'Designed for partners, by partners, our Starbucks Black Partner Network and allies created the t-shirt to recognize the historic significance of this time. Together, we’re saying: Black Lives Matter and it’s going to take ALL of us, working together, to affect change,' Starbucks executives wrote in a memo on Friday.

The company’s ban on personal apparel wasn’t specifically crafted for Black Lives Matter, nor did it recently take effect. Instead, a long-standing dress-code among Starbucks employees — known internally as “partners” — states that clothing accessories need to be company-issued, and can’t “advocate a political, religious or personal issue.”

According to a weekly update sent to baristas obtained by BuzzFeed News, store managers recently asked Starbucks leadership about employee requests to wear pins or t-shirts supporting Black Lives Matter. The memo pointed to Starbucks’ dress code, which states:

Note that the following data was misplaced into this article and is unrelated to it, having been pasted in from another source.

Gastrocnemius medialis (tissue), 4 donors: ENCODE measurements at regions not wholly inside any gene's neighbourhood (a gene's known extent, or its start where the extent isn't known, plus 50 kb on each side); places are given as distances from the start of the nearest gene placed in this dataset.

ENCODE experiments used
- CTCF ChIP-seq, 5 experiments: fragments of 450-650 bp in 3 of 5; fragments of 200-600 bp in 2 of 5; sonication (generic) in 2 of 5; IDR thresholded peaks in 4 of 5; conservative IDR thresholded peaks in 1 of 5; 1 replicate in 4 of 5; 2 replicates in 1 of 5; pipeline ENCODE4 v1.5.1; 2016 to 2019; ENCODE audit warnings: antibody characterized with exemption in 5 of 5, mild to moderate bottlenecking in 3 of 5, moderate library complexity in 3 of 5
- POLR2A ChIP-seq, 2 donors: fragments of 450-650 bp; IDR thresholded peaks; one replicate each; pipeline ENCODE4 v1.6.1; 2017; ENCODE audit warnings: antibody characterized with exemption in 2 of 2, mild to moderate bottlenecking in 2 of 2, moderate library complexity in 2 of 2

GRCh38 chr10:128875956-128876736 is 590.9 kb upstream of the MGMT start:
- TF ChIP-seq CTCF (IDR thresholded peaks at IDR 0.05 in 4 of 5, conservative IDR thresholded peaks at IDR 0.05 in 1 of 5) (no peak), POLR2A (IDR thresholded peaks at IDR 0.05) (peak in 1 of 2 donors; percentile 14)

“Partners may only wear buttons or pins issued to the partner by Starbucks for special recognition or for advertising a Starbucks-sponsored event or promotion; and one reasonably sized and placed button or pin that identifies a particular labor organization or partner’s support for that organization, except if it interferes with safety or threatens to harm customer relations or otherwise unreasonably interferes with Starbucks public image. Pins must be securely fastened. Partners are not permitted to wear buttons or pins that advocate a political, religious or personal issue.”

According to the bulletin, Starbucks’ head of diversity and inclusion accused “agitators who misconstrue the fundamental principles of the Black Lives Matter movement — and in certain circumstances, intentionally repurpose them to amplify divisiveness.”